What Credit Score Do I Need to Buy a House? learn your credit score

If you are looking to buy a home, a major consideration is your credit score. A poor credit score is certain to make applying for a home loan a lot more difficult. There is no standard credit requirement. It can vary with the different mortgage options. Let’s take a look at the preferred credit score requirements for the different loans.

What credit score is needed?

After getting in touch with a mortgage lender, one of the first things they will do to see if you match the qualifying criteria for a home loan is to check your FICO score. There are several other credit bureaus, but this is the one mostly used by the lenders. Many factors are considered by the lenders, but the credit score will give a quick indication of a borrower’s credit worthiness.

The type of home loan will determine the minimum credit score required. Before the major crash in 2007-2008, the rules for applying for a home loan were more relaxed with a greater opportunity to apply for a subprime loan. Today, the mortgage industry has seen its laws tighten with stricter qualifying criteria. This has made it more difficult for those with a low credit score to apply for a loan.

However, for first-time buyers, there are still plenty of opportunities to apply for a mortgage if you don’t have the perfect credit score. For instance, the FHA loan is likely to appeal to the future borrowers with a poor credit rating.

They are often referred to as a type of bad credit loan and said to have the lowest qualifying criteria of any mortgage on the market. The lowest credit score accepted for the FHA loan is 500, but this will be subject to a 10 percent down payment.

However, the ability to get accepted at the 500-579 credit score range isn’t the most straightforward. Most lenders will prefer applicants to have a FICO score of 580 or more. At this range, the down payment requirement is lowered to 3.5 percent.

If you don’t have the most attractive credit score to home lenders, it may be worth the extra effort to improve the personal finances before making a home loan application.

What are the typical FICO scores?

The typical minimum acceptable credit score will differ by mortgage type:

FHA Loan – a credit score of 500-579 is an option, but very difficult to get approved. The standard minimum credit score is 580 or more.
VA Loan – a credit of 580+ is required for this type of loan – although most lenders prefer 620 or more.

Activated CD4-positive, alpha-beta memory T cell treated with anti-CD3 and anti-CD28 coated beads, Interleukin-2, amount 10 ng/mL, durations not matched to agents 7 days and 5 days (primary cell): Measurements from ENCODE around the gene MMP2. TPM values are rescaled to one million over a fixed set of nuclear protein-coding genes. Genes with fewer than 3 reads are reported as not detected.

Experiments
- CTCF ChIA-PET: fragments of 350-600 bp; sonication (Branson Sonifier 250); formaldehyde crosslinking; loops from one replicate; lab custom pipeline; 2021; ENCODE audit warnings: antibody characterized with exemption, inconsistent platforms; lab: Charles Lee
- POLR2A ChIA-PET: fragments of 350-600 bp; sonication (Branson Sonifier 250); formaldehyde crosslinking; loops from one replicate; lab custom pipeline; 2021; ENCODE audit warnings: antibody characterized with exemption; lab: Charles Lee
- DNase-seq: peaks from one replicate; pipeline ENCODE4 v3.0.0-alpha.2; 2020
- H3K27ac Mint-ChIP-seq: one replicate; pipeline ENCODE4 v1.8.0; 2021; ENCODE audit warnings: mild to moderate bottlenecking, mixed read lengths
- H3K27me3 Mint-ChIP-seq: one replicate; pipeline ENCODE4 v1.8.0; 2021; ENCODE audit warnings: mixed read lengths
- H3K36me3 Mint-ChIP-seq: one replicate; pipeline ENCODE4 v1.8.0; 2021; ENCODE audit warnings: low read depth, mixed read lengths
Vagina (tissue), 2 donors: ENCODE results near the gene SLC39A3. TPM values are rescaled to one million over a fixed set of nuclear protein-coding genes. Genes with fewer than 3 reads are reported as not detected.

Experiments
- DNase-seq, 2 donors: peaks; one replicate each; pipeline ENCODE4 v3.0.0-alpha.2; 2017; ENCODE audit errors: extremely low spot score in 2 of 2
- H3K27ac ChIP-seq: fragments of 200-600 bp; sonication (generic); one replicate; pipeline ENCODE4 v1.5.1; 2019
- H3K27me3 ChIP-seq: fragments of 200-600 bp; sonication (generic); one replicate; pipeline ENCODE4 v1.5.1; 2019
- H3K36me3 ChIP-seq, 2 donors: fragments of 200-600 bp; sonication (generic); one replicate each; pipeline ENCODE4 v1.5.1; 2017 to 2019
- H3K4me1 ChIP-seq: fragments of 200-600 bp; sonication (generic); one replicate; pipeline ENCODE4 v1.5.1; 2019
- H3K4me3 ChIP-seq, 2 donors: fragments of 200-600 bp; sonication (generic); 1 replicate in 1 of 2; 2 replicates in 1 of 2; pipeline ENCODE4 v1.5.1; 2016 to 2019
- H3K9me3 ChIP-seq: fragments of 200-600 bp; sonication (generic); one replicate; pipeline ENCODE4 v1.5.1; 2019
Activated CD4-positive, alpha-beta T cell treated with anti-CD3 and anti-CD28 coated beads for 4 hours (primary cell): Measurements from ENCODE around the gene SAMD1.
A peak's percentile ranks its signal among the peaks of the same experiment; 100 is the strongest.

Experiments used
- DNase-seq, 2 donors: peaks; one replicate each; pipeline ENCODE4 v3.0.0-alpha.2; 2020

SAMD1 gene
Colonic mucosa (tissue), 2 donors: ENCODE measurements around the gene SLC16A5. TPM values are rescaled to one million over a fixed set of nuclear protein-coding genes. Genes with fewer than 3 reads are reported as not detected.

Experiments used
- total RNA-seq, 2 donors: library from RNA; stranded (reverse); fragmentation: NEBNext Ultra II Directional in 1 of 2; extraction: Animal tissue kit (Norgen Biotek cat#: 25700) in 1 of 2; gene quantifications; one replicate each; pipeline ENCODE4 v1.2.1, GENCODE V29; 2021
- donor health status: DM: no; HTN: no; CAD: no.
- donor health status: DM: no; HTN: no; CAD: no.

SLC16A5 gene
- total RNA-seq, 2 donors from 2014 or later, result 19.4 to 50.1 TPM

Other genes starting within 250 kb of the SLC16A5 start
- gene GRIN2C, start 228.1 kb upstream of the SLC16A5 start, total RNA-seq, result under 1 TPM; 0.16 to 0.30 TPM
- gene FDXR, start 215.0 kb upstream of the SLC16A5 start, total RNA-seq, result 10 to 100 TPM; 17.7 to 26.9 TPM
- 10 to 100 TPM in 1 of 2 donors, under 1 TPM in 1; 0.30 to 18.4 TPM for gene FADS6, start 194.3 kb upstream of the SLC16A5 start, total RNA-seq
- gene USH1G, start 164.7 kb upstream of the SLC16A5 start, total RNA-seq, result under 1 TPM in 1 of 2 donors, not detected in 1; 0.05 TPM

203K Loan – a combined home / repair loan like the FHA 203K relies on a credit score of 620 or more.
Conventional Loan – the standard rule is a credit score of 620 or more.
USDA Loan – the USDA loan has a qualifying credit score of 640 or more.

How to check your credit score?

The credit score is easily checked by getting in touch with one of the major credit bureaus (TransUnion, Equifax and Experian). All the bureaus will provide a free copy of the credit scores and reports provide an application is done once every 12 months.
Also, there are a few useful apps like Credit Karma and Credit Sesame that can issue an alert in the event of something changing on your credit profile.

What else do home lenders consider?

Mortgage lenders are now very effective at determining which would-be buyers are likely to be in a good position to complete the monthly payments. Beyond looking at the credit score, there are a few other things to consider. It is typically helpful if you are able to show you recovered from a past financial hardship that related to an economic event.

Also, the total outstanding debt on your account will be considered. For the borrower’s with minimal or no debt, this can be used as a compensating factor to help with the approval. Any borrowers with a low credit score will significantly increase the likelihood of getting approved when there are compensating factors that lower the lender’s risk.

Additionally, it will help to have a credit history that shows a reliable payment history with no late payments in the last year. Solid employment history and low debt-to-income ratio are also factors.

Bad credit compensating factors include:

Low debt-to-income ratio
Above average income
Long-term employment history with the same company
Decent size savings account

What is the range of credit scores?

The credit bureaus (TransUnion, Equifax and Experian) will grade each individual person with a score between 350 and 850. There are slight variations on the reports, so the three reporting agencies will likely have different scores. Typically, a score at 620 or below is seen as poor, while a score of 700 or more is deemed to be good by the majority of lenders.

Credit scores-

Bad credit score is a rating of 500 to 579
Poor credit score is 580 to 619
Fair credit score is 620 to 679
Average credit score is 680 to 739
Great credit score is 740 or more

How does the credit score impact the interest rate?

While it may be possible to get approved with a low credit score (579 or below) the terms and interest rate offered by the mortgage company won’t be the most favorable.

For instance, a score at 579 or below can mean the interest rate is at least 2 percent higher than those individuals with the most favorable credit history. Also, for the buyers with a credit score between 580 and 679, the interest rates will increase by 1 to .5 percent.

The preferred range to get the most favored interest rates is for the buyers at 680 to 739. On average, the majority of prospective home buyers will have a credit score in this range. In addition, the buyers with a credit score of 740 or more can enjoy the most attractive terms offered by the mortgage companies.

In many situations, it will benefit to take positive steps to improve the poor credit score before applying for a home loan because it can make a significant difference over the full term of the loan period.

Leave a Reply

Your email address will not be published. Required fields are marked *